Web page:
Blog 1 (The Principles Of Training)

by Steve Dunning
Posted: 8th Jun 2011

General Principles of Training

Have an Objective:

For individual training sessions know your objective, work all out to achieve it, and then stop. The common mistake in climbing training is to go to the wall, do some routes/problems of no particular intensity, and to keep climbing, dropping the grade as fatigue sets in, until it's time to go home. You may think you're training because you're typically trashed by the end of it just from of the sheer amount of climbing done, but by setting an objective and sticking to it a higher quality of training can be achieved; it's far easier to motivate yourself to try hard if you know that you're on the last route/problem of your training session, than if you're simply climbing with no defined end in sight.

Progressive Overload:

To get stronger (or fitter/faster/flexible) muscles must be challenged to adapt by overloading. Given a suitable rest period and proper diet they will get stronger (or more fatigue resistant depending on the nature of the exercise), but if the intensity of the exercise is not increased at regular intervals there will be no further need for the body to adapt; following the deadhanging routine that came with your fingerboard may yield initial gains, but if you don't do anything to make it more difficult you'll soon stop improving.
For a simple weight lifting exercise like the bench press increasing overload is simple: either up the weight lifted, or increase the number of times the weight is lifted. The method chosen for increasing the intensity will affect the way the body will adapt; constantly increasing the repetitions will at first increase strength, but at high repetitions will increase endurance. Increasing intensity for climbing means increasing the grade, or the number of routes, or decreasing the amount of rest in between routes; all will elicit different adaptations.

Specificity:

Put simply, you get better at what you do most. If you train a lot on the leg press machine you'll getter better at leg presses, there will be little transfer to the squat however, even though it principally uses the same muscles.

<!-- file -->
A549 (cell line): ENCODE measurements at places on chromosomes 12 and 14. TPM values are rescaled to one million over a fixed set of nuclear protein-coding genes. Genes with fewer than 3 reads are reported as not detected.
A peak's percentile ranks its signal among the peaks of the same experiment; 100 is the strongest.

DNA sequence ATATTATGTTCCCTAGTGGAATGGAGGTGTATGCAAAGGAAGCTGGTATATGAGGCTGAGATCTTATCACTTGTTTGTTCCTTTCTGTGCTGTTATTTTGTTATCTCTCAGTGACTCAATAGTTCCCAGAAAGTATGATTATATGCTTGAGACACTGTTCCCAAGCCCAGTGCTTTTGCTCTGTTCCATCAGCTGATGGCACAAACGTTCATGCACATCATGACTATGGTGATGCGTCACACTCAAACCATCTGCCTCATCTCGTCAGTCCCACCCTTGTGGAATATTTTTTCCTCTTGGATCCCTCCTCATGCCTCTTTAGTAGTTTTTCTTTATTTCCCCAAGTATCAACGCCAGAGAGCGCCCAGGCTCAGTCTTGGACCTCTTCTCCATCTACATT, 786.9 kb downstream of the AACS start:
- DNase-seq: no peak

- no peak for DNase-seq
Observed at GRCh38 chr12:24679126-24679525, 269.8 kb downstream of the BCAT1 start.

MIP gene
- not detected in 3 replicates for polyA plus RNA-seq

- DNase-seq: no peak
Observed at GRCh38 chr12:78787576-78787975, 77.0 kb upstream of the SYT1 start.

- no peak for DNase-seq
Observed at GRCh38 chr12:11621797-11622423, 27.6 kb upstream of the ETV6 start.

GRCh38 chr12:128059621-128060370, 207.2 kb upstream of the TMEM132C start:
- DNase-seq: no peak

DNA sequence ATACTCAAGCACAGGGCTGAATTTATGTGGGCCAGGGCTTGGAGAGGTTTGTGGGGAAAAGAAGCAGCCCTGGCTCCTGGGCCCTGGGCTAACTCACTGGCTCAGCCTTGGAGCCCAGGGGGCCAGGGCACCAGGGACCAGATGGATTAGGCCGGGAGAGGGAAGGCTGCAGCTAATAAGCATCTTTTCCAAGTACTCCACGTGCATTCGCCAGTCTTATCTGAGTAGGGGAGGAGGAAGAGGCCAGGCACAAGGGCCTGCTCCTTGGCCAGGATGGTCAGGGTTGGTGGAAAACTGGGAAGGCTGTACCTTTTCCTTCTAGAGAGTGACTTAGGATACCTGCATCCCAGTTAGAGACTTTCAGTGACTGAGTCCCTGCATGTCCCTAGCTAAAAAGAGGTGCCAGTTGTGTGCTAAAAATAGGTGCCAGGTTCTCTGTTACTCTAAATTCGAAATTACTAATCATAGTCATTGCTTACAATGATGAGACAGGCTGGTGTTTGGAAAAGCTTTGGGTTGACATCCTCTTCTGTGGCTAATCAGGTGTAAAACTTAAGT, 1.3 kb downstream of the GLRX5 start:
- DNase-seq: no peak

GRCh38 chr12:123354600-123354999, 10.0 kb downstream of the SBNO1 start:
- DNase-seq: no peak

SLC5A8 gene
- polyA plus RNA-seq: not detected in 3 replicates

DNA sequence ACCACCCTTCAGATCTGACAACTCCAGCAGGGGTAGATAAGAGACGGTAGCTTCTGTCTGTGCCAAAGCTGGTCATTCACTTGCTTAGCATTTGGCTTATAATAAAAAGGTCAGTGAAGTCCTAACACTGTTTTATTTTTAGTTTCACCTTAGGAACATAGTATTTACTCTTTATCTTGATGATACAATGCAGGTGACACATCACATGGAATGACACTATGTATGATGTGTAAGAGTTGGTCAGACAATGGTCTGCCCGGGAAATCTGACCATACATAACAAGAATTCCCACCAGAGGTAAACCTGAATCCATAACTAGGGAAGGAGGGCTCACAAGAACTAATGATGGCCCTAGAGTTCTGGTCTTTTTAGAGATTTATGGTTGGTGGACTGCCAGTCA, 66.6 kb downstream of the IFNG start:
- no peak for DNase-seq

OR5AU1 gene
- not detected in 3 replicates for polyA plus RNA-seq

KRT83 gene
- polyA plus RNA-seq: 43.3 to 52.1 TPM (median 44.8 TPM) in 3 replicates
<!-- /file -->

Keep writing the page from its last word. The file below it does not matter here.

For climbing specificity is everything. Climbing is a movement sport, the less an exercise resembles climbing, the less useful its transference will be. For this reason all non climbing exercises like deadhanging, campus board, and weight training must be supplemental to climbing as training and not instead of. When using climbing as training concentrate on the angle of the wall, the size and nature of the holds, the length of the route, and the speed at which you climb it; the more these differ from what you want to improve at, the less effective they will be.

When and How Much to Train:

Train when you feel fit, rested and thoroughly warmed up. Too short an interval between training sessions will lead to a decrease in performance and injury. Don't train if you feel tired or unwell, feeling unmotivated doesn't count as being tired, the ability to motivate themselves to train hard when they'd rather be at home in front of the TV is what separates world class athletes from the rest of us.
Supplemental training can be added to the end of a climbing session if it doesn't target muscles already fatigued by climbing. It's also possible that after a day spent tradding, or a day redpointing, where there may have been little climbing done in between long rest periods, a training session afterwards can provide a useful extra stimulus.
You should only train the minimum amount necessary to induce adaptations, anymore than that is only going to increase the time needed for recovery and compromise your next training session.

The Time Course of Adaptations to Training:

Different elements of strength and endurance need differing amounts of time to build, but they all share certain aspects in common:
If you are new to training or starting a new exercise you will make rapid gains initially. These gains are down to factors such as: increased skill at performing the exercise leading to greater efficiency, and neural factors (the increased ability of the mind to use more muscles fibres and with greater synchronicity). After these rapid initial gains progress slows leading many to believe they have plateaued and to discard the exercise in favour of another. These initial gains come quick, but they also go quick, lasting gains come when physical adaptations start to take over at around 4 weeks in.
You will never progress as rapidly as you do in your first few weeks of training, if we did we'd all be Olympic athletes in a few months. To make lasting changes you've got to stick with an exercise for the long haul; typically at least 4-12 weeks depending on the nature of the exercise.
The good news is that once adaptations have been made they actually take very little maintenance; staying up takes less effort than getting up there in the first place.

Rest:

We don't get stronger whilst training, we actually get weaker. We only get stronger while resting as the body repairs and refuels muscles. Cut short your rest periods and you will negate all the training you've done and fast track yourself towards injury. Similarly with training there is an optimal amount of work that can be done in an individual session beyond which there will be no additional stimulus for improvement, only the need for a longer recovery period and a greater chance of injury. Proper hydration, nutrition and sleep are key to recovery.

Arran Deakin

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